Smartphones are incredibly convenient for social photography and video but is the quality good enough for your business videos? We make extensive use of the cameras on our phones in all sorts of situations from documenting the condition of a courier package to images for our blog. In this article we look how these handy devices might be deployed in video production for business.
Each generation of smartphone brings improvements to the built-in camera technology. Optical image stabilisation was once the preserve of high end digital still and video cameras. These days it’s finding its way onto everyday handsets. Samsung’s Galaxy Note 3 is capable of shooting in 4K Ultra HD – that’s four times the resolution of 1080P Full HD!
If you’re looking for ‘broadcast quality’ video from a mobile phone then click away now….actually just scroll down a bit and watch the BBC training video. There’s no point in pretending that smartphones can match the picture and sound quality of even the most basic HD video cameras but we do believe there is room for them in certain business applications provided you’re willing to spend time learning how to get the best out of your particular device and stay within its limitations.
Thumbs Up from the Beeb
The BBC have recognised the opportunity smartphones offer to their journalists and have recently produced this useful guide. The film mainly covers news gathering with Apple iPhones but other mobile phones have similar capabilities.
Video Quality and Your Brand
Breaking news is an area where mobile phone footage is becoming more acceptable – not least because the alternative might be no footage at all or a reporter simply speaking to the studio via telephone. Viewers of your online content will form perceptions and opinions about your business based on what they see and hear. Shoddy looking pictures and bad sound won’t do much for your brand image and the potential for damage is significant. If you are going to consider using smartphone footage in your public business videos then it has to be well shot and presented in a context where it fits in.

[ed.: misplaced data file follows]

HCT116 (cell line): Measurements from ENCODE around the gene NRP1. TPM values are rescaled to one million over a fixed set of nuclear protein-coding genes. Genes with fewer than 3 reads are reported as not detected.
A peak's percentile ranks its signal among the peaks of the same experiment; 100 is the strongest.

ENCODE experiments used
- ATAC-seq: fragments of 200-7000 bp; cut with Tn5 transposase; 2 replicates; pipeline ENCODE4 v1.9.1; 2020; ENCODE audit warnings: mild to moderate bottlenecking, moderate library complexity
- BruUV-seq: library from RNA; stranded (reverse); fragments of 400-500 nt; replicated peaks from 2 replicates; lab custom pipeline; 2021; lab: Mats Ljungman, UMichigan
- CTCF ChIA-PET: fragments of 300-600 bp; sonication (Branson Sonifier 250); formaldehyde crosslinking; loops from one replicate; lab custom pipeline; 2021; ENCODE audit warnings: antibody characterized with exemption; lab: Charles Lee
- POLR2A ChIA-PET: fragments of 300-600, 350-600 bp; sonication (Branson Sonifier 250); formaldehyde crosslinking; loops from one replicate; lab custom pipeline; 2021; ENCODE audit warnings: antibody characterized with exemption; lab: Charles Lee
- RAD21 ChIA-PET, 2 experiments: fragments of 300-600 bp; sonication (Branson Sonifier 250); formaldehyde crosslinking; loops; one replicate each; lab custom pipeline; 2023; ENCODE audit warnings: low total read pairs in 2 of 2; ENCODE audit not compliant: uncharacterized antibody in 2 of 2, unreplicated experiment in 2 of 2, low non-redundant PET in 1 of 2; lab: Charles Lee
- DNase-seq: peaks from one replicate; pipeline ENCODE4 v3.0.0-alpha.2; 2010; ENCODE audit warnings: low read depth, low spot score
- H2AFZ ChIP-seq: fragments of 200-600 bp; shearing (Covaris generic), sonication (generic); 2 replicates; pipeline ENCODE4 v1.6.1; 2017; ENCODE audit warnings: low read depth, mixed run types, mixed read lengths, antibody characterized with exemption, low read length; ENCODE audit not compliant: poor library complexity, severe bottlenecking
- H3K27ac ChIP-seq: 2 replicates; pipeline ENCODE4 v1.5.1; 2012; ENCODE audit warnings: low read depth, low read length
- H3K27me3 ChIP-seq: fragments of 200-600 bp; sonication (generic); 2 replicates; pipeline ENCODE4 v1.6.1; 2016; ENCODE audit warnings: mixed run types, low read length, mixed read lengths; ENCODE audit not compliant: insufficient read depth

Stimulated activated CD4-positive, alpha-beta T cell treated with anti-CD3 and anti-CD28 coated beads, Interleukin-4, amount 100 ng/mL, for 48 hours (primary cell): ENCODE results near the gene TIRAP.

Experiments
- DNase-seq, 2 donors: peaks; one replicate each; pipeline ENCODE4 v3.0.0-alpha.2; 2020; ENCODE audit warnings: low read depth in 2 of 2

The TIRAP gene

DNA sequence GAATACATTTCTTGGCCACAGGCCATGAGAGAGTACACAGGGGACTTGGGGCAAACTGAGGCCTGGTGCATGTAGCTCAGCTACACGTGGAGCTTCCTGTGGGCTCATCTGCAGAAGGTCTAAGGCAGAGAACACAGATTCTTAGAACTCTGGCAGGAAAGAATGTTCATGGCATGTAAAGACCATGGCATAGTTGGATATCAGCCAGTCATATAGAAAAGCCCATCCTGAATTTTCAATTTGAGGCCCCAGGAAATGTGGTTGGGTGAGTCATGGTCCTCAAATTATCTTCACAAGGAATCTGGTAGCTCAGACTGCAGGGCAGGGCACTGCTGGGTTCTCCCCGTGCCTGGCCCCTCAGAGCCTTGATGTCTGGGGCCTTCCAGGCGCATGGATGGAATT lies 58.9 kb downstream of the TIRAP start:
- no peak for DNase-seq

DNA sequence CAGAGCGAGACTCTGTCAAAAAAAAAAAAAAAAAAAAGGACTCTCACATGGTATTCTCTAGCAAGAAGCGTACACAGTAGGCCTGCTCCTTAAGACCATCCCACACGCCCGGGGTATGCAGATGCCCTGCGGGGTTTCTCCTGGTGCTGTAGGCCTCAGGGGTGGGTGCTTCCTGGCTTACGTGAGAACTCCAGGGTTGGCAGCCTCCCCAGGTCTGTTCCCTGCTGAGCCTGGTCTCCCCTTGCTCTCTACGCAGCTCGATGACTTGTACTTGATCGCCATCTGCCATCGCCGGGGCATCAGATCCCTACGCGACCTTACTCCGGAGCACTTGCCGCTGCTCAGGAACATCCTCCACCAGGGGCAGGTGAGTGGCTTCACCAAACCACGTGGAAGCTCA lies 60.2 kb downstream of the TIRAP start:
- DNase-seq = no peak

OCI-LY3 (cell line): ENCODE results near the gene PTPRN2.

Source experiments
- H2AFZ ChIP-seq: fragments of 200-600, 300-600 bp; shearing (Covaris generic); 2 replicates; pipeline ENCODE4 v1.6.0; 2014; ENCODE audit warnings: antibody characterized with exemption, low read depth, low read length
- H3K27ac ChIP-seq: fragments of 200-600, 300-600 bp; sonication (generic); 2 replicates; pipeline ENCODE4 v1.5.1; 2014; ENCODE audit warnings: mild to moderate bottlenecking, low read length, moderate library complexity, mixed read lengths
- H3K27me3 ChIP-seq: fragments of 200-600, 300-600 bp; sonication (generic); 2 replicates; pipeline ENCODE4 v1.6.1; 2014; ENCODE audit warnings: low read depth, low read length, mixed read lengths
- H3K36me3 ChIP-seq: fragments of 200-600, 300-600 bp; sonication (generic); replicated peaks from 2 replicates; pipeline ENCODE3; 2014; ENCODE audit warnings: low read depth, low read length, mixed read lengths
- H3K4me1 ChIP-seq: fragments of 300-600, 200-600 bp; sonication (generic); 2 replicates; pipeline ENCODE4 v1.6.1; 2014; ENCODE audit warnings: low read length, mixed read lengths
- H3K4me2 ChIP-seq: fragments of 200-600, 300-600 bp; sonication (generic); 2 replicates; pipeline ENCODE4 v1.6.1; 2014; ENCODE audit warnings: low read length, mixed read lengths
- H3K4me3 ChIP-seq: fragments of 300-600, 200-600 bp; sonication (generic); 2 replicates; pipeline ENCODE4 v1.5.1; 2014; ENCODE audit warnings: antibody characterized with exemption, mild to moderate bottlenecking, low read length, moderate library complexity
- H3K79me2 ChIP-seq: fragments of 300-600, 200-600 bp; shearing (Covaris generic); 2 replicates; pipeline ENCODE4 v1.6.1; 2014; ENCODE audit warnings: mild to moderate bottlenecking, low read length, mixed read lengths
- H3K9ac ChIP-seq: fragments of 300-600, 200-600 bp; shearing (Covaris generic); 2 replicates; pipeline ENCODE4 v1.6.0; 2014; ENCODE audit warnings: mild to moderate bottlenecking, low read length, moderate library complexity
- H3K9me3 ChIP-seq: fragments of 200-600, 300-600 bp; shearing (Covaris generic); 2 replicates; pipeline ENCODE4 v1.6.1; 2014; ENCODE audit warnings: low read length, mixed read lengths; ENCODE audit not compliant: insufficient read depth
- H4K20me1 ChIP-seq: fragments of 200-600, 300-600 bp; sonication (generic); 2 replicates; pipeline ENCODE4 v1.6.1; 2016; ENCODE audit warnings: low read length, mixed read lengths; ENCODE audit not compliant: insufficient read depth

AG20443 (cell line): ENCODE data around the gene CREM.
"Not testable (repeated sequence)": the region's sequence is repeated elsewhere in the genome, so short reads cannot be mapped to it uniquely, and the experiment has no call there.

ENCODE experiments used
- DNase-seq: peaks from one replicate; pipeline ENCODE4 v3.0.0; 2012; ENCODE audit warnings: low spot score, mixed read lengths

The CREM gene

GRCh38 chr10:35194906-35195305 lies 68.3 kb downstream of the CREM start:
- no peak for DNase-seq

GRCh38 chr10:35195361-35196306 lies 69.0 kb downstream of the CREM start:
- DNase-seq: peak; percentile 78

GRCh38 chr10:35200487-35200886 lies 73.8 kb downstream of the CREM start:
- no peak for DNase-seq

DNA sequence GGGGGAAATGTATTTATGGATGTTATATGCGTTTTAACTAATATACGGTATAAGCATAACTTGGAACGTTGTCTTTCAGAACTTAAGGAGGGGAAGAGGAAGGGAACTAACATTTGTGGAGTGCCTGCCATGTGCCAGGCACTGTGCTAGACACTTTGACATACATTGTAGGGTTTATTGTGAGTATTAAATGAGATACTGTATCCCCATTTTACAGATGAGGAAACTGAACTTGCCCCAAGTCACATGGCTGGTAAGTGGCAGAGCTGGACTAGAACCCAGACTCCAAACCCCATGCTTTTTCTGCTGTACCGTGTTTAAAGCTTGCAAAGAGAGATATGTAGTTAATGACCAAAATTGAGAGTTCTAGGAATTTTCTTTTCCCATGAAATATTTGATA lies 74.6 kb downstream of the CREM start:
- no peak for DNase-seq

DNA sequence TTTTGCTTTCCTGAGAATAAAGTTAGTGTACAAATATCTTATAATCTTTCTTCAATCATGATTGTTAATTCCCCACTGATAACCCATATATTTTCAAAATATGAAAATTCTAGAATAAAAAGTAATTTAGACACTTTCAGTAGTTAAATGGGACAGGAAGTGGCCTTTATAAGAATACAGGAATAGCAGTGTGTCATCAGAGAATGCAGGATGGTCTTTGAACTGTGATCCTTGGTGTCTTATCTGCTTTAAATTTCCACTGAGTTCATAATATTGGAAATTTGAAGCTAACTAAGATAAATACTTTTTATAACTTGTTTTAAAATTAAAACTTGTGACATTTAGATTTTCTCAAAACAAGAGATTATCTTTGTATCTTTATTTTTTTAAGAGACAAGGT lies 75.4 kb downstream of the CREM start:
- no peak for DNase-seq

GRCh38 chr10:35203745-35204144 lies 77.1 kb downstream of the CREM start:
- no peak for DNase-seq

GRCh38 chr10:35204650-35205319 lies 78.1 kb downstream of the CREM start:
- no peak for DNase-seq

Internal business videos can be a good place to make use of footage recorded via smartphones. We produce quarterly sales conference videos with a national business services company. Video clips gathered by employees between conferences have been featured in conference presentations many times. Those videos served their purpose and were very well received.
As video producers we could easily dismiss all smartphone footage as not good enough. The fact is that a growing number of our customers and their staff carry a pretty reasonable HD video camera with them at work – albeit one built into their phones. It makes perfect sense to take advantage of this resource where possible and appropriate.
There are lots of reasons why it might be preferable for a customer to record some of the content for their own projects. At the top of the list is cost – the more stuff you shoot yourself the less you have to pay to the production company. For some clients the financial cost might not be the main issue. The logistics and/or environmental cost of sending camera crews to multiple locations may be more of a concern. By making smarter use of existing resources the client can save money and keep their environmental costs down. If the content is good enough for the intended usage then there’s no reason why we can’t work with it.
We’re currently working on an experimental project with a client for an online video series. A number of their staff are recording location videos and photos using iPhones. They have been equipped with tripod mounts, lightweight tripods, monopods and wired lapel mics. The plan is to edit the smartphone footage together with green-screen footage recorded in our studio. It will be interesting to see how this hybrid video project turns out. The decision has already been made that if the smartphone material doesn’t look or sound good enough then it won’t be used.
The bread making video above is an example of what can be achieved with just a smartphone and an editing app. Other than the graphic at the end, which was downloaded to the phone from the net, the whole lot was produced entirely on an iPhone. In this situation a smartphone was the only way to make the video – not least because the opportunity arose when we were almost 2,000 miles from the office!
BTW If you run a beach-side restaurant somewhere nice and hot and would like a FREE video like the one above then all you need to do is provide a free lunch or two….and fly us out for 7-10 days in July or August.